Ken’s Tales of Flora & Fauna (No. 5)

 In FSL News

Whilst we are spending more time at home due to the lockdown restrictions, many have turned to their local areas to relax and those lucky enough to have a garden are getting to enjoy them whilst the sun shines.  Here our Managing Director, Ken Gillingham, shares tales from his garden idyll.

October brings a richness of colour to our garden, with the multitude of different hues displayed by autumn foliage.  Sadly, the high winds we have experienced in October have blown the leaves off many of the trees, spoiling the beautiful autumn display.  The fallen leaves create a huge amount of work as they have to be raked up and composted.  If they are left in a thick layer on the lawn they will kill off the grass, and leaves left lying over and around plants can encourage slugs and snails.

 

An early morning walk around the garden reveals a plethora of highly visible spider webs strung extravagantly across the bushes.  Spiders are at their largest and most mature this time of the year, with many of them pregnant too.  The webs catch the dew from the night mists that begin about now and look truly magnificent, rather like beautiful strings of small sparkling diamonds.

 

Hedgehogs go into hibernation this month or next.  I will miss their snuffling noises as they root around in the hedges looking to eat as much as they can to build themselves up, ahead of sleeping the winter away.  The badgers in the field behind the garden do not hibernate, but they are feeding on fallen crab apples, brambles and acorns to put on fat reserves ahead of the colder months to come.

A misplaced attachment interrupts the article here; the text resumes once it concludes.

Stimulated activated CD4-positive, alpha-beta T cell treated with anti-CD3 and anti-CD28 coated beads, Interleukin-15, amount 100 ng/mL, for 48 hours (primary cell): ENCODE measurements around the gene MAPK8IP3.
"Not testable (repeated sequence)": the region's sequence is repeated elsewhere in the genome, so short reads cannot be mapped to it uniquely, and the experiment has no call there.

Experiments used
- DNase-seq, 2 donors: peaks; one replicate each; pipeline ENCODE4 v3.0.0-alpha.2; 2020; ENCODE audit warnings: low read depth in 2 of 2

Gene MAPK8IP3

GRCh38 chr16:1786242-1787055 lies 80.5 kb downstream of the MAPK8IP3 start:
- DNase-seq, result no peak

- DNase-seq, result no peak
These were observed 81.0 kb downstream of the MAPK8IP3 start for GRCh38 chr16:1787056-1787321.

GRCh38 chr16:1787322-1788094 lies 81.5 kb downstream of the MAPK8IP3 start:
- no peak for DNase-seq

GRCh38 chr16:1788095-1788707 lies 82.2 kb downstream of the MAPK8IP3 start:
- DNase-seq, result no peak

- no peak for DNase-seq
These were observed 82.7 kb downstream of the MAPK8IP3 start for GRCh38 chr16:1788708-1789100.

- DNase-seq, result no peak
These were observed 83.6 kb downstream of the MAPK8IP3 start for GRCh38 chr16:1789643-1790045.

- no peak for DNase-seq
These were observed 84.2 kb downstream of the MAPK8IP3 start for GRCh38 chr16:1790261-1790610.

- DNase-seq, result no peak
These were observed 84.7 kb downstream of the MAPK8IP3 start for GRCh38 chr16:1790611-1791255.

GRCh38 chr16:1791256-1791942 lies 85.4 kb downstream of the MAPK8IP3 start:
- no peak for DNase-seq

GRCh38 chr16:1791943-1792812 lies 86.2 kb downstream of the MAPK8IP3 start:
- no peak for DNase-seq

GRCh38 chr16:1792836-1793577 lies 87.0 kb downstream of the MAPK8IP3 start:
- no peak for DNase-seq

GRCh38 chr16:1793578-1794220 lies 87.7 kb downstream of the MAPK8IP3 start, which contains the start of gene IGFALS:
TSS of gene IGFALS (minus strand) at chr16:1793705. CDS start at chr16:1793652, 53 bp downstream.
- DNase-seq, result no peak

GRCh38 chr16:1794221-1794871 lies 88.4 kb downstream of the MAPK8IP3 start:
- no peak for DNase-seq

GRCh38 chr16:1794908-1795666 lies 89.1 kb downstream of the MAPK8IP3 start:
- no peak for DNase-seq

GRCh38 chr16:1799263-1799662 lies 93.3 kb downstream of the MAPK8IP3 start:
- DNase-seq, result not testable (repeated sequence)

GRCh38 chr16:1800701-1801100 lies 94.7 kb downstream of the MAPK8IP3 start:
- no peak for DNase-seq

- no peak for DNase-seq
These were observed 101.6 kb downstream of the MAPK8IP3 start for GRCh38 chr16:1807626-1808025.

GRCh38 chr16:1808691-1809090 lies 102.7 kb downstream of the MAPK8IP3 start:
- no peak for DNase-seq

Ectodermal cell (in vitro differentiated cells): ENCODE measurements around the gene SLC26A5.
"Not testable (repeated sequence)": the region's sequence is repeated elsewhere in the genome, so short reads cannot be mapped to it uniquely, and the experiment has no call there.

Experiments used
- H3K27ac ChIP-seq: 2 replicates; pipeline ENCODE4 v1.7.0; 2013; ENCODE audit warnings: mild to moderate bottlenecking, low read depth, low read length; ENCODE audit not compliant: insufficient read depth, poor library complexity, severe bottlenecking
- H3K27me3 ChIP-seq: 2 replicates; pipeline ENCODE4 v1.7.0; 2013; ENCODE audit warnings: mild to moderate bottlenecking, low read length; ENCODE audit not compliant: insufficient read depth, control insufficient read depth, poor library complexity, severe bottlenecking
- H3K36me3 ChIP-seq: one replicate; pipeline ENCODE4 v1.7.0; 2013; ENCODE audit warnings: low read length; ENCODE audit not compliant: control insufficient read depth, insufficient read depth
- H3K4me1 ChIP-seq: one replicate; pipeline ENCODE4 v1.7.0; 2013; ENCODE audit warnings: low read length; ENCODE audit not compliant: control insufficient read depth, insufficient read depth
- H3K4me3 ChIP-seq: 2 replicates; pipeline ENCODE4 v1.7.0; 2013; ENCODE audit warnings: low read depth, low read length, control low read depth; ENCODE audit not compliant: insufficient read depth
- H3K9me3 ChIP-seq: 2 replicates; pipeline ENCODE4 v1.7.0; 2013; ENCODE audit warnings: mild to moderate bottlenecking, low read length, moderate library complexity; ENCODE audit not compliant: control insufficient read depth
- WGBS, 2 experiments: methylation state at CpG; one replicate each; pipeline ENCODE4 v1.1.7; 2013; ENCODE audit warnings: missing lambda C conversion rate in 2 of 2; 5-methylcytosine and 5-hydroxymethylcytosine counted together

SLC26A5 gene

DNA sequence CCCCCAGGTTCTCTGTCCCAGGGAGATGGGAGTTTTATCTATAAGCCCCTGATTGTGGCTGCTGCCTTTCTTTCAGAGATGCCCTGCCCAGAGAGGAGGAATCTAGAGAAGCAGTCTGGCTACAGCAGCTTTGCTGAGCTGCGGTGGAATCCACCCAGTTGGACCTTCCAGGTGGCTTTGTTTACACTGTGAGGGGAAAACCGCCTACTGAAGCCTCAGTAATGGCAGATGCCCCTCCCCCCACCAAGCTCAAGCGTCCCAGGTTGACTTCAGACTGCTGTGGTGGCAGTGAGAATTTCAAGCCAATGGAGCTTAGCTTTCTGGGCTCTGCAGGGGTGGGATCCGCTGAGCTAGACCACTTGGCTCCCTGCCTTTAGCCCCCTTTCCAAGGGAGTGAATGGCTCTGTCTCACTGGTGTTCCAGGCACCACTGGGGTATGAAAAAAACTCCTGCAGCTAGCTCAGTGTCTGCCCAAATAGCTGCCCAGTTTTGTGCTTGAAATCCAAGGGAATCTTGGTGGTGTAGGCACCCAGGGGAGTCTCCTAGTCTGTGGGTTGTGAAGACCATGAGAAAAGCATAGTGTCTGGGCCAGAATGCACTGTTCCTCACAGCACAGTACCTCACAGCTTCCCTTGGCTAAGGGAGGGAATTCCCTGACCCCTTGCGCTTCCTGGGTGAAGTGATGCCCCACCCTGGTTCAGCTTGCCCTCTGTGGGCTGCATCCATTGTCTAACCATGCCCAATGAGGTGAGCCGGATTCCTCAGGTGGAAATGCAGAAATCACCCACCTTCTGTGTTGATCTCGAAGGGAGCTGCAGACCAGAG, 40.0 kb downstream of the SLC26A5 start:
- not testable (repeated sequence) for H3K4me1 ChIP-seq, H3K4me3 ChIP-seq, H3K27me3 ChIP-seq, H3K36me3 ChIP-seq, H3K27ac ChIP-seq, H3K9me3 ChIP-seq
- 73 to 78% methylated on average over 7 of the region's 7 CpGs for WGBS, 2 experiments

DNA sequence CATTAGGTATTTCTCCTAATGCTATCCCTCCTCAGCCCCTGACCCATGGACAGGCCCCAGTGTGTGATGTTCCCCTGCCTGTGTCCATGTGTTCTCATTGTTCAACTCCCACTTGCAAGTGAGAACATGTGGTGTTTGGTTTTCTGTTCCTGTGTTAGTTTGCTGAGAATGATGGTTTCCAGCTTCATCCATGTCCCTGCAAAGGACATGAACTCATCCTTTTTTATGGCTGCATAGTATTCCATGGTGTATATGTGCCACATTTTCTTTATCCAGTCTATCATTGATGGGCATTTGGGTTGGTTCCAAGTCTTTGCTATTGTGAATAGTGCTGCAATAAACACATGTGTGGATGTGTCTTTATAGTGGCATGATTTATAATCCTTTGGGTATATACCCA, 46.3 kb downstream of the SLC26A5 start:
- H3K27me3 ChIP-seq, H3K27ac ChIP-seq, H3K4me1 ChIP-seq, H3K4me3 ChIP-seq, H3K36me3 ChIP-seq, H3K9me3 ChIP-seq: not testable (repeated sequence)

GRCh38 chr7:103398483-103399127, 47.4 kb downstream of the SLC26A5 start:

With the heavy autumn rains the mosses, that cover the dead branches on our large cob nut tree close to the house, start to produce and release their spores, their equivalent of seeds, which will be carried through the air to land and germinate on moist soil and create new mosses. I don’t intend to remove the dead branches as they are ideal for hanging our bird feeders on.  I hung up the first one at the weekend and filled it to the brim with a wildflower seed mixture.  The greedy blue tits and goldfinches have already emptied it, seeds that fall to the ground as they feast, are soon eaten by robins and wrens and under cover of darkness, by field mice.  The birds are also devouring the berries that cover the Cotoneaster, a hedge that stretches almost 40 feet across our front garden.  These should be a good source of food for them well into December.

 

 

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